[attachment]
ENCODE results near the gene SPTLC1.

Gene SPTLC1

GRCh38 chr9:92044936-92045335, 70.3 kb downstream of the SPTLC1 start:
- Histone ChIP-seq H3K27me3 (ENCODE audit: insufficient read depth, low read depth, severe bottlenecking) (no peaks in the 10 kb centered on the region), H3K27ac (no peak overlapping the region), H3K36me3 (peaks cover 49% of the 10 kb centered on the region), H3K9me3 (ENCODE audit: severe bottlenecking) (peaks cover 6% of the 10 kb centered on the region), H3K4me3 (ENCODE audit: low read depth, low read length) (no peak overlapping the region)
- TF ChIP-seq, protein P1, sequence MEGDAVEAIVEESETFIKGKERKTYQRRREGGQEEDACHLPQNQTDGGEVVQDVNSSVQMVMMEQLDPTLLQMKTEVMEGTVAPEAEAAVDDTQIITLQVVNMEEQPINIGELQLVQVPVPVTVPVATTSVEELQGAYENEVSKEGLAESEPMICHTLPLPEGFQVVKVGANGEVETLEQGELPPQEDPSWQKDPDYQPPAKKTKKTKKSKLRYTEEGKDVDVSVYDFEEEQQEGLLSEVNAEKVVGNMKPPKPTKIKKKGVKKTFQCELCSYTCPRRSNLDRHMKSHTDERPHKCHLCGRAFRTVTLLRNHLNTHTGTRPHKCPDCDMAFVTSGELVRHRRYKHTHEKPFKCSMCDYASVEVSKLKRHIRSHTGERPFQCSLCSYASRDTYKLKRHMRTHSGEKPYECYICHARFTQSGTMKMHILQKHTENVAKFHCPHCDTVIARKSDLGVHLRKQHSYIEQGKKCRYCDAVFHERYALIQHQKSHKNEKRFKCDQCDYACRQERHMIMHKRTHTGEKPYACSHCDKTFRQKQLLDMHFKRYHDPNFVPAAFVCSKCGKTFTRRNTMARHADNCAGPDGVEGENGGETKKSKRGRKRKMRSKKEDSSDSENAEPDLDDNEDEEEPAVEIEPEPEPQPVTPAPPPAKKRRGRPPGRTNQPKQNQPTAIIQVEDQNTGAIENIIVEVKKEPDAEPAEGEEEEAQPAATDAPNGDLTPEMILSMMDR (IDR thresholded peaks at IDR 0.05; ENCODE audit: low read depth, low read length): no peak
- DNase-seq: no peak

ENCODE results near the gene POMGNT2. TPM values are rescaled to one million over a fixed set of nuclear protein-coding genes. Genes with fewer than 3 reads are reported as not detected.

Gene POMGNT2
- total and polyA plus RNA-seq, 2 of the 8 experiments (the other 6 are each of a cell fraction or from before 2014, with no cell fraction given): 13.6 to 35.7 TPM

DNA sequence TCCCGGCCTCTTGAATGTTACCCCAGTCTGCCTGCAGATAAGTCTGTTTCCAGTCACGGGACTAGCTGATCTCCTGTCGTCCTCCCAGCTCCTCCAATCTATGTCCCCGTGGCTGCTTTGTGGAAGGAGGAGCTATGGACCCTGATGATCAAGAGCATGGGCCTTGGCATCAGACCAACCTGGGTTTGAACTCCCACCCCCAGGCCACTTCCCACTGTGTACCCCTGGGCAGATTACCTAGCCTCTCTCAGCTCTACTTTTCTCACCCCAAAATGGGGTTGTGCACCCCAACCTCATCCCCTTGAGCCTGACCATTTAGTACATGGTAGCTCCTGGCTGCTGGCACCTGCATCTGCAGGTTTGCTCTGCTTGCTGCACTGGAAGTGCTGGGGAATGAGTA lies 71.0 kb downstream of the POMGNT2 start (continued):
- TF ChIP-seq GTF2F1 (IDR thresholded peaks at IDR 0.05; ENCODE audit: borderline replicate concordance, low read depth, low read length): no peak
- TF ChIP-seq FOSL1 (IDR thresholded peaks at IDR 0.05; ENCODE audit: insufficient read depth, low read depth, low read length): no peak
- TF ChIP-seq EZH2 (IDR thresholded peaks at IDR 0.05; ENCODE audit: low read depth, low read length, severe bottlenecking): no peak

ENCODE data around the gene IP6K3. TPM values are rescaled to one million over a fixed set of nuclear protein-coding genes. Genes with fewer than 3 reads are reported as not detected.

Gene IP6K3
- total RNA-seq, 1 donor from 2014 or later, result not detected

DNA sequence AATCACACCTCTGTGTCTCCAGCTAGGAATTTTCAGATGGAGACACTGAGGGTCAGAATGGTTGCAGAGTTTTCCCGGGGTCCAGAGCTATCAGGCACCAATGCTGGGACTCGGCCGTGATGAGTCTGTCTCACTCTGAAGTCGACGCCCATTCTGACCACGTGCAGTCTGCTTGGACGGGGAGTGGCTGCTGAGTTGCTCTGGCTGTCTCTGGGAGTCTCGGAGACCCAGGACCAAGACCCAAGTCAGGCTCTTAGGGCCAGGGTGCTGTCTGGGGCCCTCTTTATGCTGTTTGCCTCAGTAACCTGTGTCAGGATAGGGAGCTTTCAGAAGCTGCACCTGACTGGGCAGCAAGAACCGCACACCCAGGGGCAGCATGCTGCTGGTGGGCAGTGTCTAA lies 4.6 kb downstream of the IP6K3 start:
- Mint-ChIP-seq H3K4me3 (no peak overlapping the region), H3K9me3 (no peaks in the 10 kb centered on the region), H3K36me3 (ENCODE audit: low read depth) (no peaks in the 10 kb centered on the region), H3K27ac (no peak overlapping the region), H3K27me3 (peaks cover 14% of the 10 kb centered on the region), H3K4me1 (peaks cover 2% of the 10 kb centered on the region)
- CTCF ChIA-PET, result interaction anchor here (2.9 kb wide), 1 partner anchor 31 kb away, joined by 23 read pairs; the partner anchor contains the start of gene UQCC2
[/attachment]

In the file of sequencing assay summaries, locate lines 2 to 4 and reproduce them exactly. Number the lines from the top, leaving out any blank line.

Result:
Gene SPTLC1

GRCh38 chr9:92044936-92045335, 70.3 kb downstream of the SPTLC1 start:
- Histone ChIP-seq H3K27me3 (ENCODE audit: insufficient read depth, low read depth, severe bottlenecking) (no peaks in the 10 kb centered on the region), H3K27ac (no peak overlapping the region), H3K36me3 (peaks cover 49% of the 10 kb centered on the region), H3K9me3 (ENCODE audit: severe bottlenecking) (peaks cover 6% of the 10 kb centered on the region), H3K4me3 (ENCODE audit: low read depth, low read length) (no peak overlapping the region)